GSoC 2019: Cloth Simulator Improvement

Hello Community!

This thread is for GSoC 2019’s Cloth Simulator Improvement project.

This project will introduce anisotropic adaptive cloth simulation which means that the simulation is independent of the mesh topology allowing for faster iteration and better collisions. Furthermore, this will give better visual results in lesser computation time. Additionally, this project would act as the base for future improvements, such as adding contact friction and dynamic tearing of cloth.

Link to the proposal can be found here. I am happy to hear your feedback and answer your questions.


I read your proposal and your background, really like it.

Lat me give you one idea, that coul be good or not, I’ll leave the judgement to you.

Instead of implementing a new type of object, which will be probably harder to maintain in the future and may confuse users, maybe you can work with a modifier, so when you add your “Cloth Object” modifier to a mesh it will behave in the way you want, and after that modifier the cloth simulation modifier can be applied, I think this may make this more future proof and easier to maintain, not just for you but for other devs, and will make easier it’s implementation in master, something I hope that happens right after you finish the Gsoc :slight_smile:

Good luck, we will be here to test your work and give you feedback!



Hey JuanGea!

Thanks for the support.

The remeshing step will be part of the current cloth modifier as an option if you need it, so you will be able to select either a fixed mesh simulation or an adaptive simulation. As I have mentioned in the proposal, the “Cloth Object” will be made only if time permits and will be useful for making garments. It does not mean that the adaptive simulation will not be available in the Cloth Modifier.

The “Cloth Object” will allow for easier defining of the stitches as it will not have a polygon based workflow, so don’t need to worry about creating loose edges every time the topology changes.


An interest of geometry made of quads are UVs.
An artist wants to paint colors and arrange several patterns on clothes of a character.

If UVs are not as adaptive as topology, result of simulation would not handle good looking fabrics.
Although physics of cloth looks great, if material is too limited and looks ugly : feature would not be used in production.

It is not obvious in your proposal. So, I ask. Are adaptive UVs included into your plans ?


I don’t think that will be a problem-- “the simulation is independent of the mesh topology” – I think this means that it is relative to the surface itself, so UV’s naturally will be preserved.

@ ish_bosamiya I get the impression that this is kind of like Marvelous Designer’s particle based simulation. Is that far off the mark? I’d be happy to offer information on my experience using MD, since this is the de facto standard in cloth simulation at the moment.


Oh! Pretty interesnting (the Cloth Object one)

I was proposing the modifier solution to keep it easier to maintain in the future, a new Object type could be harder to maintain (or maybe not, everything depends on how is programmed :slight_smile: ) but if the benefit is big enough, may be the best solution :slight_smile:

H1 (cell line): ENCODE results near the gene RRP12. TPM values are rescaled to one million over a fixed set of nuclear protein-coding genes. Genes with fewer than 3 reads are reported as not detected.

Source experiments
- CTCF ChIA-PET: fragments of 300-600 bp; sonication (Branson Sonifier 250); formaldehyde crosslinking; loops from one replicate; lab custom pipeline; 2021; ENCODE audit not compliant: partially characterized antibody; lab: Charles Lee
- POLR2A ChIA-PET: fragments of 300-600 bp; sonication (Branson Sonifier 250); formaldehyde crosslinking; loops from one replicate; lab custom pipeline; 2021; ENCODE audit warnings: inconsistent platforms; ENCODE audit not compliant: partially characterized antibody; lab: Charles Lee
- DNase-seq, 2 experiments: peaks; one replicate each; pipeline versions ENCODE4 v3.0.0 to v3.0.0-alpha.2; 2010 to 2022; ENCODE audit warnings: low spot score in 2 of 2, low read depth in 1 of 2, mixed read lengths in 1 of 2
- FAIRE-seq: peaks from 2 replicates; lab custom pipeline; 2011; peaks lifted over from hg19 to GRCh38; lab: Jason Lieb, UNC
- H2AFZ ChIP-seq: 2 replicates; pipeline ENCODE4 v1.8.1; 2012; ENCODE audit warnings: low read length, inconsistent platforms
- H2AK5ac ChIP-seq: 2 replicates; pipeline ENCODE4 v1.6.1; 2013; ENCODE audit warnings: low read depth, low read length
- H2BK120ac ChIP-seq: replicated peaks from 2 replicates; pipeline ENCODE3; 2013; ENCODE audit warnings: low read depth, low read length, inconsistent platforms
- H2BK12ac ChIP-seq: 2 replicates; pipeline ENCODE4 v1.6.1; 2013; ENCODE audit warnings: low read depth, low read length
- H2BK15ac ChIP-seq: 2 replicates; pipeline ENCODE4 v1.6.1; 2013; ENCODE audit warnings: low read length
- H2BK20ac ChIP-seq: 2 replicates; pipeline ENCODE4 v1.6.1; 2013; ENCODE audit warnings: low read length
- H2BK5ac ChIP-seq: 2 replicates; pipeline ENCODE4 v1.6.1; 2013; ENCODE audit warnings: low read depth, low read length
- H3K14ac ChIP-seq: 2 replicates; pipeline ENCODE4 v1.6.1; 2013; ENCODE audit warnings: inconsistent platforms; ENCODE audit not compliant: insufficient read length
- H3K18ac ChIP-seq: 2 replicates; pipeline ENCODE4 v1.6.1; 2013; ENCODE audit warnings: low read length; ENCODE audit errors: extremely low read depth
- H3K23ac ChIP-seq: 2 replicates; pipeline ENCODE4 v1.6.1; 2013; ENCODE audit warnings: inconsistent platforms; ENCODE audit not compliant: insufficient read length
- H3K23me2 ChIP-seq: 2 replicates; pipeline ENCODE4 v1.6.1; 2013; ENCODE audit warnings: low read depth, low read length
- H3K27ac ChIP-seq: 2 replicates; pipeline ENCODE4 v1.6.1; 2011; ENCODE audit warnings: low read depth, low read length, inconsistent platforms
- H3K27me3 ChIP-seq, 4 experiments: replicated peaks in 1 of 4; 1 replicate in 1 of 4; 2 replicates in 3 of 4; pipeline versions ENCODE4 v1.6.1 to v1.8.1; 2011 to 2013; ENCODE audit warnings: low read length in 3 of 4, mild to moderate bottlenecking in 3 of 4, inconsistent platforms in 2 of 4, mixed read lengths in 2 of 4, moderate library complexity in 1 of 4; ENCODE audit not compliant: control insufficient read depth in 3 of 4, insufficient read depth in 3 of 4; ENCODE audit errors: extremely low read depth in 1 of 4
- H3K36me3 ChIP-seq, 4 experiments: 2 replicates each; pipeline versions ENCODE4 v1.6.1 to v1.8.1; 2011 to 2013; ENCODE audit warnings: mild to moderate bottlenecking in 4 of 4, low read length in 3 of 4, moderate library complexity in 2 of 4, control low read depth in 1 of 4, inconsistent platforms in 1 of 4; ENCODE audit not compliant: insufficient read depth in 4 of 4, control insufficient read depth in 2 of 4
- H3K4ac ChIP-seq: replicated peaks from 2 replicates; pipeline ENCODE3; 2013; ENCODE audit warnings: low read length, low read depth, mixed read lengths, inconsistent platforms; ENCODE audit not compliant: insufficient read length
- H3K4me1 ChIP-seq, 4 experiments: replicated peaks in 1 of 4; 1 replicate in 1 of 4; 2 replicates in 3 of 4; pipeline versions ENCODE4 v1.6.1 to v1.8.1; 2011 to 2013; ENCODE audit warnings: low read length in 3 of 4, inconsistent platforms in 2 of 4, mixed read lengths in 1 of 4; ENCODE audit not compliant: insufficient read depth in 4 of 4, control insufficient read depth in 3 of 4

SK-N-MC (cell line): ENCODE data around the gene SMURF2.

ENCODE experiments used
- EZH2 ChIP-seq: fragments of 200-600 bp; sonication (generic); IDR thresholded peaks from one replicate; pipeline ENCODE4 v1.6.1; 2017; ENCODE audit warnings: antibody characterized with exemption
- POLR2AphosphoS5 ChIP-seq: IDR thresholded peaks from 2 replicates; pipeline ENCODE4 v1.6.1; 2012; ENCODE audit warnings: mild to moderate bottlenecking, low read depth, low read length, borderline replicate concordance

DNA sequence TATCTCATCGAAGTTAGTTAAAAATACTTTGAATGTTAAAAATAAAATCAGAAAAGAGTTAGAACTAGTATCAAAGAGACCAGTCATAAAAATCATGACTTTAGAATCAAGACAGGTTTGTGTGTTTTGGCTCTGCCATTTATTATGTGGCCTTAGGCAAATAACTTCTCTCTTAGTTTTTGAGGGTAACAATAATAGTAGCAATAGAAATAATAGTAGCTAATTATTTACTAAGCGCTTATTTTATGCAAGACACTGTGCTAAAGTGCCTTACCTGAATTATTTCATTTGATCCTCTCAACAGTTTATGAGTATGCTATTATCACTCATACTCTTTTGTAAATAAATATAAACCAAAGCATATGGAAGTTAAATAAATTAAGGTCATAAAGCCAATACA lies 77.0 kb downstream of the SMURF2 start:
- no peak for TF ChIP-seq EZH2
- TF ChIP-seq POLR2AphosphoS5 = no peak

Yes, @Josephbburg is correct, the overall shape of the UV’s should not be affected.
@RonanDucluzeau you can take a look at the video made by the authors of the research paper (linked here), it shows that the UV islands are preserved, only the inner part of the islands change.

@Josephbburg MD creates a uniform mesh which is updated only if the shape of the 2D pattern changes or the density of the mesh is changed. If you were to look at the wireframe view, you will notice equally sized triangles. This project will involve updating the mesh based on how close it is to an obstacle, how creased the mesh is, and some other factors. I encourage you to take a look at the video linked above to get a better understanding of the same.
Your experience with MD will be useful when making the proposed “Cloth Object” (or a new modifier), although this will be pursued only if time permits.


Hey @JuanGea!

I understand your reasoning behind using a modifier over creating an entirely new object. I will try to figure out how it can be made into a modifier instead of a new object once I am done implementing the adaptive simulation for the current cloth modifier.

Please discuss it with your mentor and the core devs, that is just my idea but they will know if I´m right about the overhead with a new object type or not :slight_smile:

What do you think about this @brecht ?


1 Like

Thanks for linking the video, very cool! I am concerned, though, that it will be difficult to use the Surface Deform/Mesh deform modifier with the new cloth simulation. Something I like to do is create a simple “simulation” clothing object, which is flat and lo-poly, and a “render” clothing object, which has thickness and more detail. I like to put a solidify modifier on the simulation object, and bind the render object to it using Mesh Deform. Sometimes I can skip the solidify modifier, and use a surface deform modifier.